Producers cut their prices to woo customers


May 13, 1991|By William M. Bulkeley | William M. Bulkeley,The Wall Street Journal

Once upon a time, software makers asserted that pricing played no part in customers' purchase decisions. Customers looked at features, user support programs, future directions, compatibility -- everything but price, the marketers said.

But now, price wars -- the bugaboo of mature product lines like color televisions -- are being waged in the personal computer software business.

Three of the industry's biggest players are engaged in vicious price promotions for their spreadsheets, wooing one another's customers with cut-price offers and giving away complimentary products.

International Business Machines Corp. recently halved the price of its OS/2 operating system in an effort to compete with Microsoft Inc.'s Windows. Now, word processing is emerging as a pricing battleground.

Most software makers predict that the current round of price promotions will end this year and won't permanently hurt lofty profit margins. And they are trying to wage their price wars without actually cutting the prices that most customers pay.

But the industry is playing a risky game. Customers rarely pay list prices for software anyway. Now, savvy buyers can often get top-quality software for less than half the discounted "street prices" offered by mail-order houses and warehouse stores. Software buyers could become as addicted to deals as auto buyers are to rebates.

William Zachmann, head of Canopus Research, Duxbury, Mass., notes that price-cutting strategies are tempting because software production costs are tiny compared with the $300 discount price for much business software. Moreover, top-selling products in each category all perform the same basic functions and incorporate most of the same special features, making premium pricing harder to explain.

To be sure, list prices aren't changing. And mail-order prices have actually edged up in recent years because software publishers have stopped the quarterly discounting to resellers that they once relied on to meet sales targets. Robert Weiler, senior vice president, sales and marketing, at Lotus Development Corp., says: "I don't think prices are eroding." But he concedes that "spikes of tactical pricing are going on."

For years, PC software vendors avoided price competition because customers were wedded to a few standard products. Corporate buyers, in particular, remained loyal to Lotus' 1-2-3 spreadsheet, Wordperfect Corp.'s WordPerfect word processor and Ashton-Tate Corp.'s dBase data-base software. Each carried a list price of $495 or more and sold at discount for $250 or more. Buyers decided it was better to pay the price than risk having unpopular software. Retailers preferred the profits they made on expensive software.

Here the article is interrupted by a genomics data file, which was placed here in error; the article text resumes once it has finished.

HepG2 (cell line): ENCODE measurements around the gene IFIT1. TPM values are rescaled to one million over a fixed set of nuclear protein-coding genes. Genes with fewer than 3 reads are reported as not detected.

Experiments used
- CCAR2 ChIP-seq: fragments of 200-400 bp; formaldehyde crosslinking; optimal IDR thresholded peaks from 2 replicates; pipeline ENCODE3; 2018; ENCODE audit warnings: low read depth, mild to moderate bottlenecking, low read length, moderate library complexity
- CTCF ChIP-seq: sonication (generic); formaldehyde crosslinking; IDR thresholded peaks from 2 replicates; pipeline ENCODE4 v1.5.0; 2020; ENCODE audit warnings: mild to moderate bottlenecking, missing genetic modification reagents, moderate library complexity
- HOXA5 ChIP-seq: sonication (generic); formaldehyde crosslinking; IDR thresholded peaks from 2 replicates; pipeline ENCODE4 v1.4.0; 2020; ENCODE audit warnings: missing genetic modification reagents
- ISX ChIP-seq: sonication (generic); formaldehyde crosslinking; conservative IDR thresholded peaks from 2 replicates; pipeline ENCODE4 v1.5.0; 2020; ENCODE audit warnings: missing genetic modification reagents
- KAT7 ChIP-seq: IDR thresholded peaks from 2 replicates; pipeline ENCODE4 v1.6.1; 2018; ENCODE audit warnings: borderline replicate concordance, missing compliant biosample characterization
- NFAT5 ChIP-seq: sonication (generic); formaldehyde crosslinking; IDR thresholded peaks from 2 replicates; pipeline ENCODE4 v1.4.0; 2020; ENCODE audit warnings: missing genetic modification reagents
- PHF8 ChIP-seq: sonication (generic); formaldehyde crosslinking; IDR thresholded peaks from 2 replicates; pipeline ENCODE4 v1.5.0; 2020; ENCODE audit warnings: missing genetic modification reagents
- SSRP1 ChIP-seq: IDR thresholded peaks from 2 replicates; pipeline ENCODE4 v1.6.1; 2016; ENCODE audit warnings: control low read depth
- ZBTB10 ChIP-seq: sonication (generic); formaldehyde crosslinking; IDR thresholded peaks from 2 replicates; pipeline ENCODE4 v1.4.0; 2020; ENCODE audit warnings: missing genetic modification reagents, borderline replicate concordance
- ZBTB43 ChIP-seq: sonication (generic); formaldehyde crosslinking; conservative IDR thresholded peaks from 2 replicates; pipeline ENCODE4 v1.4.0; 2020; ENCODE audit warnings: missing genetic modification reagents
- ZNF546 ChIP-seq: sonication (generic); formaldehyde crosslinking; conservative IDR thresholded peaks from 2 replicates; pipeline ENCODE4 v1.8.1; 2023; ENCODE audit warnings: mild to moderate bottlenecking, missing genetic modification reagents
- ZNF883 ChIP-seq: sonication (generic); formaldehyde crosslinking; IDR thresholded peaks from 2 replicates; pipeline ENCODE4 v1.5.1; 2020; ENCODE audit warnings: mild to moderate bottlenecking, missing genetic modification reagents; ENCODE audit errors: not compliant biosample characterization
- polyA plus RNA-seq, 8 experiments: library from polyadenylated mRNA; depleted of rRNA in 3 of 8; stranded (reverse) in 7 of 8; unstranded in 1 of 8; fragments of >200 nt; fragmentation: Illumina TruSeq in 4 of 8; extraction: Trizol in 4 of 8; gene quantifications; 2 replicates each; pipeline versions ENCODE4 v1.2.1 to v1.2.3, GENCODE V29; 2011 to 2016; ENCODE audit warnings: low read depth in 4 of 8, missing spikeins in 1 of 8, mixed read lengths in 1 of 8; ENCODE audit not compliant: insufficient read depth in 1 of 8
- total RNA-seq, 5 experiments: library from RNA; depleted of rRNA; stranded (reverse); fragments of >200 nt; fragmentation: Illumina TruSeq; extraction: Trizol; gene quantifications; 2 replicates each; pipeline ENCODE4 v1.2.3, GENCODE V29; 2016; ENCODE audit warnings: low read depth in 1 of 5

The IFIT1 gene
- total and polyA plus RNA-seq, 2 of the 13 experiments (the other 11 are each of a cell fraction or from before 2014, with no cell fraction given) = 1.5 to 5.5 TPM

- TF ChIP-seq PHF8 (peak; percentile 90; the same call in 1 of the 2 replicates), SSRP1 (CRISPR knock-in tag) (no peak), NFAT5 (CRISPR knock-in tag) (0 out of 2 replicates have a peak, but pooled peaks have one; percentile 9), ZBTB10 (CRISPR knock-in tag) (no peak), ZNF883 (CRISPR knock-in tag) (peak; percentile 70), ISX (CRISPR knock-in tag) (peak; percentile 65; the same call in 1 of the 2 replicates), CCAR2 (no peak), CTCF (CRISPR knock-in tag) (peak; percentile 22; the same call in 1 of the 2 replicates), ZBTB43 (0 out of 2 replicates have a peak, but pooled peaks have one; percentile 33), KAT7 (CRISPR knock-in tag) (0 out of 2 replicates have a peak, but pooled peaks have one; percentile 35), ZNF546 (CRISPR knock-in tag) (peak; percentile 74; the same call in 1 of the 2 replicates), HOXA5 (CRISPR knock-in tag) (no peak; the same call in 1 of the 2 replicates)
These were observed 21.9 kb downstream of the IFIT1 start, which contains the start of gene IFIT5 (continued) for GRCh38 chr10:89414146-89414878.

Software publishers kept developing upgrades of their software that they sold to existing customers at a cut price. But they kept high prices on the products and snickered at suggestions that consumers wanted lower prices. Says Mr. Zachmann of Canopus Research: "Every industry comes up with some explanation of why they're exempt from the laws of the marketplace. The fact is, any bozo can write software, and often they do."

In 1989 Borland International Inc. of Scotts Valley, Calif., began pushing what it called "competitive upgrades" -- industry jargon for deep discounts for people who switch from a competitor's product. It sold its well-reviewed Quattro spreadsheet to 1-2-3 users for $99. And it began cutting into 1-2-3's 70% market share. "Borland really set the whole pricing issue on its ear," says Robert Brown, an Atlanta consultant.

The current round of price cuts exploded with customers' move to Microsoft Windows, a graphical operating system that makes many software programs easier to use. Windows has been selling like hot cakes, and vendors are racing to develop Windows software. Microsoft, which has a big head start in the Windows market, hopes to dislodge the established leaders in spreadsheets, word processors and graphics. To grab or hold market share, many of Microsoft's competitors have resorted to cutting prices.

Richard Pickett, president of Merisel of El Segundo, Calif., the second-biggest software distributor, says the price wars reflect vendors' desperation to capture market share in the Windows market. "People believe the quicker they get out with a product and the more installed base they have, the better it will be for them long-term," he says.

Lotus still isn't ready to start selling its Windows version of 1-2-3, but as market leader, it won't want to risk cheapening its key product. To counter Microsoft's thrust, it gave away its $495 Ami Pro word processor for Windows with each sale of its high-end 1-2-3. The action seeded Ami Pro in a lot of companies that hadn't tried it previously, Lotus says.

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